TikTok warns against vaping after woman’s lung collapses

A young woman issued an emotional warning to kick an increasingly common habit after a horrific hospital visit that ‘scared’ her doctors.

A young woman begged others to “please stop” indulging in the dangerous habit after she suffered from a collapsed lung and “the most excruciating pain” she has ever faced.

University student Grace Brassell lifted a chilling warning from the grip of her hospital bed, revealing that what she initially suspected as a broken rib turned out to be far worse.

One of the lungs of a 23-year-old girl spontaneously collapsed, which, combined with the detrimental health effects of vaping, “could have killed” her.

“Please stop smoking,” she pleaded with viewers in a TikTok video she posted last week.

Ms. Brassel described how she woke up one morning with pain in her ribs and soon began to “speak up blood”.

At the time, she thought, “Maybe I bruised my rib? Oh whatever.”

Ms Brassell eventually went to see a doctor, who apparently “feared” after seeing her X-ray.

At this point, she was told that she needed to rush to the emergency room because her lung had collapsed.

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An x-ray showed that Ms. Brassel’s right lung was of normal size, while her left was about half the size of normal.

She was later told that while her lung collapse — spontaneous pneumothorax — was not directly caused by vaping, her continued use of the device could easily have been fatal.

“It [the lung] jumped out spontaneously because I’m tall and skinny,” Ms Brassel wrote over the clip, later writing that “it wasn’t directly due to vaping, but vaping could have killed me.”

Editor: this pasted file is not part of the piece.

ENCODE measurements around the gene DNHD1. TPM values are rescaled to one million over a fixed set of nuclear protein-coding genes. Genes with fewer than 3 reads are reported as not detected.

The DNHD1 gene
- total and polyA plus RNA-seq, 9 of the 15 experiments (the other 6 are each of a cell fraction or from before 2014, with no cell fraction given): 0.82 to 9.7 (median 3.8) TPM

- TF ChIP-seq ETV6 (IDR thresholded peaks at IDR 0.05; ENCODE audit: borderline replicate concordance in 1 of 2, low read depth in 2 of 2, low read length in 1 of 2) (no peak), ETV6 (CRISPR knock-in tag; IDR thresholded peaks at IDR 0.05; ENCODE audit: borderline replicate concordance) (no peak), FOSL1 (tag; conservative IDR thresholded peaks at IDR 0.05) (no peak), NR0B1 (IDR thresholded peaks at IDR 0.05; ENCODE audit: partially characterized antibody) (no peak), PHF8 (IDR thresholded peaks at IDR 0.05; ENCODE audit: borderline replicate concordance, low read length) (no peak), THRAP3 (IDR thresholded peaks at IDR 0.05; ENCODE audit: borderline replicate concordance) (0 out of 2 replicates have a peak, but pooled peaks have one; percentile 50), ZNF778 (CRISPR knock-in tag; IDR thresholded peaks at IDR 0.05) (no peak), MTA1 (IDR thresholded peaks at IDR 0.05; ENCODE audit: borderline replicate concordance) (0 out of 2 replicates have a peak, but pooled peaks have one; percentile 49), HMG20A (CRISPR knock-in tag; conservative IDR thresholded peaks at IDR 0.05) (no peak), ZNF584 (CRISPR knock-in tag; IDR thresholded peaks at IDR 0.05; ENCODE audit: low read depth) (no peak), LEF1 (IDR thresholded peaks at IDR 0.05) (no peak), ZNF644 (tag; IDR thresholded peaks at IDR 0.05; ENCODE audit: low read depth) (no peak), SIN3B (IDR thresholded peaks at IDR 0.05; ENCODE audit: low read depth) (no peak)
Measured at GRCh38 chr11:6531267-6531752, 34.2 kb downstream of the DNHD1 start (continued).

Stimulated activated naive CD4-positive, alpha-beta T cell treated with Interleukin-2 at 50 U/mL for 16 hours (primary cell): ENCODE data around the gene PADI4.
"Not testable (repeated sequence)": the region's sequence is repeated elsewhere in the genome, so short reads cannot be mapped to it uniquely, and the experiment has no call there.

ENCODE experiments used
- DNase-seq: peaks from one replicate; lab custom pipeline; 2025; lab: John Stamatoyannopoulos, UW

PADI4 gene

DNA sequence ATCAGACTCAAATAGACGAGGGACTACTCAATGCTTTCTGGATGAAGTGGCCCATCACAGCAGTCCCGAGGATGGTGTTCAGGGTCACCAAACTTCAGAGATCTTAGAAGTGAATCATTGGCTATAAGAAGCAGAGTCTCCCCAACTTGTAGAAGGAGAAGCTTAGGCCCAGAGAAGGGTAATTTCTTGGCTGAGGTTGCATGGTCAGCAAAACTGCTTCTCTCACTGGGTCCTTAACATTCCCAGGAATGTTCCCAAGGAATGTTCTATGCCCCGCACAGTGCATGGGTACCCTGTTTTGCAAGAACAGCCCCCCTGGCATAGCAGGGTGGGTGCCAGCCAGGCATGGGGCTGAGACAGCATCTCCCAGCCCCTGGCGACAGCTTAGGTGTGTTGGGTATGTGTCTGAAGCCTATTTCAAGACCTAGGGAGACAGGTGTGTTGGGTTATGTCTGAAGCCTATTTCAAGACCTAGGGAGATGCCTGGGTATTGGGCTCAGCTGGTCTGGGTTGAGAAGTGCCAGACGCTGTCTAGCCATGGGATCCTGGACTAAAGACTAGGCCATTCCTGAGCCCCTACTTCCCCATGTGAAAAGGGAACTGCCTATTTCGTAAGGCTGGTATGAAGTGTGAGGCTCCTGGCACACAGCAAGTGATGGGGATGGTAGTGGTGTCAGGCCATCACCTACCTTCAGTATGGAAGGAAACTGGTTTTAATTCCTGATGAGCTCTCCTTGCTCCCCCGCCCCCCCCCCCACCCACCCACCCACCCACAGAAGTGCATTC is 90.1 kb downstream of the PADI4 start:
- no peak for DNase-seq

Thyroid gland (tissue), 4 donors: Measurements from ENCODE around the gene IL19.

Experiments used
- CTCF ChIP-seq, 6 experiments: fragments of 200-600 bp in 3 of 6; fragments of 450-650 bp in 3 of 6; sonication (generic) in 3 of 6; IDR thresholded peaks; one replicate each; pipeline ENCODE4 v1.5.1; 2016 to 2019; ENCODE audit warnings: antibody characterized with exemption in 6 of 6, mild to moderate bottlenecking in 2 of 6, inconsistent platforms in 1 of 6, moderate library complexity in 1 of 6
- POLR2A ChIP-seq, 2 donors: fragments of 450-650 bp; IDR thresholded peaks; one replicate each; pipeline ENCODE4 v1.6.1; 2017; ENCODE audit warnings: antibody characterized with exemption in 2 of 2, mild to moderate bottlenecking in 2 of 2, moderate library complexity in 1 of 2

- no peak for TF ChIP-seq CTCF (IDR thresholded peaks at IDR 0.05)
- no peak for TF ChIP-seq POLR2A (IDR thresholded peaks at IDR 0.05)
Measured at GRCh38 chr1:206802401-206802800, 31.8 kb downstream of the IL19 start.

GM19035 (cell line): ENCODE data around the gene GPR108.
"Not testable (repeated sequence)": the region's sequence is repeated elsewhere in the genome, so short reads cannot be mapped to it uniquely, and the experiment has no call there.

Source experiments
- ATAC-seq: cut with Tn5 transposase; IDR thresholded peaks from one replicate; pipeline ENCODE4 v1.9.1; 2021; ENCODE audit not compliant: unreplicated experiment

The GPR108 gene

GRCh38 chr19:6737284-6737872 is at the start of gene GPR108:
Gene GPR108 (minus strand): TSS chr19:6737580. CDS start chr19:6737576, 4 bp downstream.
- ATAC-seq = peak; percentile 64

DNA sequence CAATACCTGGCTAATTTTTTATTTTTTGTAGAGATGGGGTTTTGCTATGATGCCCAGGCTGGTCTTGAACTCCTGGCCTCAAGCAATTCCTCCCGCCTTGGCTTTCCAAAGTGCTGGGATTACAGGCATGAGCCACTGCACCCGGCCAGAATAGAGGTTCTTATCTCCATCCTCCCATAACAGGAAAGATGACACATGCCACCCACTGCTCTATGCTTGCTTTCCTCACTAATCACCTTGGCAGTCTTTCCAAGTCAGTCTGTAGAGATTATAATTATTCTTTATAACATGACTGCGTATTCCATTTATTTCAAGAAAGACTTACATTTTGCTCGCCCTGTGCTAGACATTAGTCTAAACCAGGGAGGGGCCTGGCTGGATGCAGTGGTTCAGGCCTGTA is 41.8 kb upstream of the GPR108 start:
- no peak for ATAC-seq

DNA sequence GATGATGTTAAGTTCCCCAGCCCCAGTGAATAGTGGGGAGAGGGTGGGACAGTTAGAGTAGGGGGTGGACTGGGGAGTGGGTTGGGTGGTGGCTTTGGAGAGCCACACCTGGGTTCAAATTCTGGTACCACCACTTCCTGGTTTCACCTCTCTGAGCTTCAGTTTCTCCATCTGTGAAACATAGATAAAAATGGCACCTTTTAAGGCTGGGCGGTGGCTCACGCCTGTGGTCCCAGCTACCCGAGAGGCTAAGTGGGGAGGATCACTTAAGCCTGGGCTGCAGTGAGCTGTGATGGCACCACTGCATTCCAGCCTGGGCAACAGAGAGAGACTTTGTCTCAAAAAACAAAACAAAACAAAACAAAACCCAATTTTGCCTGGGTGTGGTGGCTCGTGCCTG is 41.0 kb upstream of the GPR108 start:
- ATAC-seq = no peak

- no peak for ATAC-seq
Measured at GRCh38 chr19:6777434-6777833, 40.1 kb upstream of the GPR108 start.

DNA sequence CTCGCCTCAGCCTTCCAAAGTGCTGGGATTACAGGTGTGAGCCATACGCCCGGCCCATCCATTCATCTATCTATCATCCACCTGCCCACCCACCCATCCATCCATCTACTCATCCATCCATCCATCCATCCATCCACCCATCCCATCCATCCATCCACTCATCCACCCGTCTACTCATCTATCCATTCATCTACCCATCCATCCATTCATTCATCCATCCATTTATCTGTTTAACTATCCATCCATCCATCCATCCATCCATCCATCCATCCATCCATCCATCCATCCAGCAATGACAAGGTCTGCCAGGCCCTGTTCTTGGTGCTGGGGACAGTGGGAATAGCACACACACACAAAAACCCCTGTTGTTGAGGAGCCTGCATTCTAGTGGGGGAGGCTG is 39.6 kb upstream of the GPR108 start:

After making the discovery, she said the doctors had to “put a massive tube down my lungs to pump out the fluid.”

She said the process was “the most excruciating pain” she had ever experienced.

“I couldn’t move for 12 hours,” she told one viewer.

Maurice Swanson, executive director of the Australian Council on Smoking and Health, said vaping threatens to undermine 40 years of work to reduce youth smoking.

“Those addicted to nicotine due to vaping were three times more likely to switch to regular cigarettes,” Mr Swanson told news.com.au.

He added that there have been many cases in the US of young people being hospitalized with serious lung conditions as a result of their smoking.

In most cases, he said, patients were found to have added cannabis oil to their devices.

“They use their vaping devices to add cannabis oil to the mix, so they have even more fun,” Mr Swanson said.

“Some of them ended up in the hospital and they didn’t add cannabis oil at all.”

Key findings from the latest global review of the health impacts of e-cigarettes by the National Center for Epidemiology and Population Health, commissioned by the Australian Department of Health, listed a host of harmful health problems caused by vaping.

Among the risks were addiction, intentional and unintentional poisoning, acute nicotine poisoning including convulsions, burns and injury, and lung damage.

Vaping has also led to indoor air pollution, environmental waste and fires, dual use with cigarette smoking, and an increased risk of smoking for non-smokers.

Less direct evidence points to adverse effects of e-cigarettes on the cardiovascular system.

markers, including blood pressure and heart rate, lung function, and adolescent brain

development and functioning, according to the review.

At least 32 countries have banned the sale of nicotine e-cigarettes, 79 countries including

Australia – allow their sale under full or partial regulation.

The remaining 84 countries do not regulate them at all. In Australia, nicotine e-cigarettes

legal only by prescription, for the purpose of smoking cessation.

Originally published as Woman warning against vaping after horrific health scare that left doctors ‘scared’